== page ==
Written by the home doctor townsville team

Asthma is a long-term condition affecting one’s ability to breathe. It is a significant cause of illness and poorer quality of life among many adults and children. Understanding the condition, individual triggers and treatment options is essential to maintaining quality of life.   

What is asthma?  

Asthma is a very common condition, affecting 1 in 9 Australians, approximately 2.5million people. Asthma affects the lungs and during an asthma attack the lining of the airways swell, phlegm builds up and the muscles around the airways tighten. This is known as bronchoconstriction and results in difficulty to breathe normally.   

What causes asthma?  

The cause of asthma is still not fully understood and we are yet to determine why some people have it and others don’t. However, family history of asthma, eczema or hay fever and exposure to cigarette smoke from a young age are thought to increase the likelihood of the illness occurring.  

What triggers an asthma attack?  

The severity of asthma related symptoms vary from person to person. Individuals may identify certain ‘triggers’ for their asthma which worsen their symptoms and tend to initiate an attack. These include:   

  • Cold and flu (especially in children)  
  • Exercise  
  • Pollens, moulds and grasses  
  • Animal hair and dander  
  • Dust mites  
  • Cigarette smoke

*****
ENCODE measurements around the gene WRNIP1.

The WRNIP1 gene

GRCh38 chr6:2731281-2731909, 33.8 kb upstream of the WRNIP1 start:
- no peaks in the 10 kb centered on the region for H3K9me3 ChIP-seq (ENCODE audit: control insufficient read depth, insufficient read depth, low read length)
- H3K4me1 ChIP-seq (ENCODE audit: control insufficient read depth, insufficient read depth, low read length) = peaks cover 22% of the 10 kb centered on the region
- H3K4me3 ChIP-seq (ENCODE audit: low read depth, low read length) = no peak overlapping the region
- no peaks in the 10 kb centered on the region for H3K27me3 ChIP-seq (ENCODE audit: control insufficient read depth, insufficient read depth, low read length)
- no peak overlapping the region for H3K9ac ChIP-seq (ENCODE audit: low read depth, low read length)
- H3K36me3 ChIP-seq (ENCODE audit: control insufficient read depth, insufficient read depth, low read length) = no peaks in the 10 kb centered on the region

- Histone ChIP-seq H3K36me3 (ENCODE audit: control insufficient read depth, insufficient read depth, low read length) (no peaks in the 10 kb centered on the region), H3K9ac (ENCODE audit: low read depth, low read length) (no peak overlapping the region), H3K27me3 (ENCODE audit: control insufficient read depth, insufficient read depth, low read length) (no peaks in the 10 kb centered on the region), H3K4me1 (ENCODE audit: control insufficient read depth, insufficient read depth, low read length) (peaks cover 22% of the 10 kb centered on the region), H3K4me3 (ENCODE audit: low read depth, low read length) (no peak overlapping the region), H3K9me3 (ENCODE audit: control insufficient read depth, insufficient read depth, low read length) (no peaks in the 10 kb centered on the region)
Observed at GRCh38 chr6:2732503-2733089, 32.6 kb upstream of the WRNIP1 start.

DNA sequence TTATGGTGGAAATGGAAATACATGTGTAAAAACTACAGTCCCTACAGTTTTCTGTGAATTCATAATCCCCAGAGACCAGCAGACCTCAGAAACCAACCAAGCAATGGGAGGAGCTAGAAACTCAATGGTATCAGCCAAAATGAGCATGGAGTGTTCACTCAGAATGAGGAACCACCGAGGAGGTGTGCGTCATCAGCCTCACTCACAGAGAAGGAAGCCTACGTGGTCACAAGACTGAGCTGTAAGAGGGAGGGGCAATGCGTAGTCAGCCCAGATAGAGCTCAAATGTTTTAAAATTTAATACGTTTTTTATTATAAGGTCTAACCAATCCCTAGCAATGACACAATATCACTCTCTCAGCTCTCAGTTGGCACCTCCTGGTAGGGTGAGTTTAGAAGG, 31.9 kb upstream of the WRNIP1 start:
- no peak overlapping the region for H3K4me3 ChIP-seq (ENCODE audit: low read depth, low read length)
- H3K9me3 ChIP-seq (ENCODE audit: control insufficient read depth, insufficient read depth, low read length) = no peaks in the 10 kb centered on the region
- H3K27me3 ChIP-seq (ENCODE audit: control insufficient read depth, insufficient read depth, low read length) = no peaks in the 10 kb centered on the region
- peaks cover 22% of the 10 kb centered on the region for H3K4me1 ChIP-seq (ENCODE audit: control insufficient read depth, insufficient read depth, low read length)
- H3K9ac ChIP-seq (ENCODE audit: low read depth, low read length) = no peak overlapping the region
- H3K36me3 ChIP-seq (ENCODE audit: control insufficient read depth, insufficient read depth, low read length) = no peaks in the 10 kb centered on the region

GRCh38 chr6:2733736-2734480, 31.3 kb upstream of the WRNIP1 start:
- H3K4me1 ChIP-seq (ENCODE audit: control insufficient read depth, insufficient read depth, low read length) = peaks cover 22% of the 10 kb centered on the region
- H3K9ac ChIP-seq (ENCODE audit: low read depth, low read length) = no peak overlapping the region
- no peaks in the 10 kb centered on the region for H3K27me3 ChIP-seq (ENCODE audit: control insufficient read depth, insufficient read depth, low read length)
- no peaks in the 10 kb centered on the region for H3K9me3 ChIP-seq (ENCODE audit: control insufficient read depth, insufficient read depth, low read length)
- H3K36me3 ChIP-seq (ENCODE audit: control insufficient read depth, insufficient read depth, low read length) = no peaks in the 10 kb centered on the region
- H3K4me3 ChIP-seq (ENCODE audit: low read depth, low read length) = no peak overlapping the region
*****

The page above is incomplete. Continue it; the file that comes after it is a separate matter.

• Medication (aspirin and some blood pressure medication)  
  • Chemicals (Strong smells and aerosol sprays)  
  • Some emotions (e.g. stress)  

Symptoms of an asthma attack  

Symptoms of an attack can develop slowly or suddenly and typically include the following:   

  • Coughing  
  • Wheezing  
  • Difficulty breathing   
  • Tightness in the chest  

How do you treat asthma?  

While there is no cure for asthma the right treatment plan and regular check ups are essential for managing symptoms and leading an active, normal life.   

Asthma is generally treated with a metered dose inhaler (MDI) or puffer. A spacer is often required for children and is recommended to help draw medication deep into the lungs during an attack.   

There are three types of medication for asthma treatment, depending on the severity:   

  • Relievers: Are used when needed to help rapidly open narrowed airways.   
  • Preventers: Are taken daily to help prevent attacks by treating inflamed airways.  
  • Symptom controllers: Help keep narrowed airways open for longer, but do not help during an attack.

What to do if you think you have asthma  

Visiting your GP, confirming a diagnosis and developing an Asthma Action Plan is essential to helping manage the illness. Asthma can generally be treated at home by using a puffer, as directed by your healthcare professional. Here are some tips to staying on top of your asthma management:   

  1. Always carry your inhaler with you.  
  1. Monitor your symptoms and identify any triggers mentioned above.   
  1. Keep active and healthy.  
  1. Have regular check-ups with your doctor.  
  1. Follow your Asthma Action Plan.